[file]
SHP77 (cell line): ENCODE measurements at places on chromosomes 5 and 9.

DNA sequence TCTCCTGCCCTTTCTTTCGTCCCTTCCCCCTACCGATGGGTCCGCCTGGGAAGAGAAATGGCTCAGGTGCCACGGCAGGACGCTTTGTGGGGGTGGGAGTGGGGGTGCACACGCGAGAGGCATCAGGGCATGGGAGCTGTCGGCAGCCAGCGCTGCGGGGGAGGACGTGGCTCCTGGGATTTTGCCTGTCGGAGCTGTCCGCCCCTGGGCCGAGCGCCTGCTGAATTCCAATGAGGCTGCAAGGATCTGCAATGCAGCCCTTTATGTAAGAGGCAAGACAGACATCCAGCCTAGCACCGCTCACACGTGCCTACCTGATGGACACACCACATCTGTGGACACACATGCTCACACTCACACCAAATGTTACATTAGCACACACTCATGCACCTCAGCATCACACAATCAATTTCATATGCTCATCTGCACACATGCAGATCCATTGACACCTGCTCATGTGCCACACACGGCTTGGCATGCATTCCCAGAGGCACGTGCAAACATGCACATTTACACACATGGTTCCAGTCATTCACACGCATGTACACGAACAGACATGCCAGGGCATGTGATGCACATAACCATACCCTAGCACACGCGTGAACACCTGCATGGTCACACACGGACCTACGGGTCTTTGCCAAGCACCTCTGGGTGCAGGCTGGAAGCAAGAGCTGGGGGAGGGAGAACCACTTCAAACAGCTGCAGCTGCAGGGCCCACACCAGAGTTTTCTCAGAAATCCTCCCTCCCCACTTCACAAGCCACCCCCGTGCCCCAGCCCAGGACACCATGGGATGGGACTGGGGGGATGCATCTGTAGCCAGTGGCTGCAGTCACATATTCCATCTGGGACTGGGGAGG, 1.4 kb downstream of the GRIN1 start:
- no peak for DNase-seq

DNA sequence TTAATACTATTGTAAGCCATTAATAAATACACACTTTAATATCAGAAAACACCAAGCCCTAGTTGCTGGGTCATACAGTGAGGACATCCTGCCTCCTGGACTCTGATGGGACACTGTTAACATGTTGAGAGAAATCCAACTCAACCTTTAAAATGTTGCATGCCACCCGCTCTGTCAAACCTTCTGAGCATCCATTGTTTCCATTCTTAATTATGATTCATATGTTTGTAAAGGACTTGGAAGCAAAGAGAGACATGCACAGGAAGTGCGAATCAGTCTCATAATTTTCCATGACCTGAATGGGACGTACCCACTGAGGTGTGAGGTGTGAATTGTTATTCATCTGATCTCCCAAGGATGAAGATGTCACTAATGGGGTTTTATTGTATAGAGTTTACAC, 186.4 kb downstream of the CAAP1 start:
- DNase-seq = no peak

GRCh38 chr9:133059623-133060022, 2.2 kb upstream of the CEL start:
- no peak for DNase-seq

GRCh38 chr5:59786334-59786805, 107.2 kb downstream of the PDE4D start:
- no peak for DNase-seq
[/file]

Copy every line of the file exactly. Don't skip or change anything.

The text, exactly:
SHP77 (cell line): ENCODE measurements at places on chromosomes 5 and 9.

DNA sequence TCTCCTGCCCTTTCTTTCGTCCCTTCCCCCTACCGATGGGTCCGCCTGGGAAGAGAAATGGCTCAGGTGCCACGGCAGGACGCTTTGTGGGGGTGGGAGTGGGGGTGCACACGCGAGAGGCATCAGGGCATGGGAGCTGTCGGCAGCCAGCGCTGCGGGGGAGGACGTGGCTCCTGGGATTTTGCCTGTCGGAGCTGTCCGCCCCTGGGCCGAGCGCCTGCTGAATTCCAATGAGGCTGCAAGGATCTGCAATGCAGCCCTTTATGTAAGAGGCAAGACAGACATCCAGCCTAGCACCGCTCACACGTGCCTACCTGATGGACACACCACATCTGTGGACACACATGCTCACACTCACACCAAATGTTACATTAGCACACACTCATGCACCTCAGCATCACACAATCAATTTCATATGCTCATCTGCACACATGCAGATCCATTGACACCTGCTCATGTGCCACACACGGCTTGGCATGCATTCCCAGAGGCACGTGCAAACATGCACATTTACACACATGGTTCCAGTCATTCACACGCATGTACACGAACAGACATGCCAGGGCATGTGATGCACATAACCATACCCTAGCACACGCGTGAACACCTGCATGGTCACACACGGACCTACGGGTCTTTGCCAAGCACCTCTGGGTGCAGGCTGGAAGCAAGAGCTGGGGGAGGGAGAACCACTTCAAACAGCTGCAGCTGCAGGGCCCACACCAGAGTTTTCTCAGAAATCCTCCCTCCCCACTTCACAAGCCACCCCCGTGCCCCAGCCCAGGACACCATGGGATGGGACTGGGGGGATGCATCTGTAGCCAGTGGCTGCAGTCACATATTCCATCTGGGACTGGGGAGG, 1.4 kb downstream of the GRIN1 start:
- no peak for DNase-seq

DNA sequence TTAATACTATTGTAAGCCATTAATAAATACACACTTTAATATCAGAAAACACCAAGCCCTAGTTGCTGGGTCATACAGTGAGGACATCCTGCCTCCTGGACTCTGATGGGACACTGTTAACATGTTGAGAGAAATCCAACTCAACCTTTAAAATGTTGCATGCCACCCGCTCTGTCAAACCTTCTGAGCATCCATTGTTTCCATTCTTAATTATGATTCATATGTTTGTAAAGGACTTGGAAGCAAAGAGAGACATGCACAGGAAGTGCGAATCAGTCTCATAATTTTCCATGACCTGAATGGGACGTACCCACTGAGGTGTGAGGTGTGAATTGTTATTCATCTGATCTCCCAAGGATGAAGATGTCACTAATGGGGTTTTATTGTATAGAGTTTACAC, 186.4 kb downstream of the CAAP1 start:
- DNase-seq = no peak

GRCh38 chr9:133059623-133060022, 2.2 kb upstream of the CEL start:
- no peak for DNase-seq

GRCh38 chr5:59786334-59786805, 107.2 kb downstream of the PDE4D start:
- no peak for DNase-seq